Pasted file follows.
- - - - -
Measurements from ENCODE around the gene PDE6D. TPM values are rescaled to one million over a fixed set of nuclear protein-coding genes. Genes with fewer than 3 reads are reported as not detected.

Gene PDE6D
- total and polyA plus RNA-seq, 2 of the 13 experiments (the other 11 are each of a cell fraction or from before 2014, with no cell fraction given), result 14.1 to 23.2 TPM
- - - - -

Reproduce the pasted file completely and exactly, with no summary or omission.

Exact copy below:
Measurements from ENCODE around the gene PDE6D. TPM values are rescaled to one million over a fixed set of nuclear protein-coding genes. Genes with fewer than 3 reads are reported as not detected.

Gene PDE6D
- total and polyA plus RNA-seq, 2 of the 13 experiments (the other 11 are each of a cell fraction or from before 2014, with no cell fraction given), result 14.1 to 23.2 TPM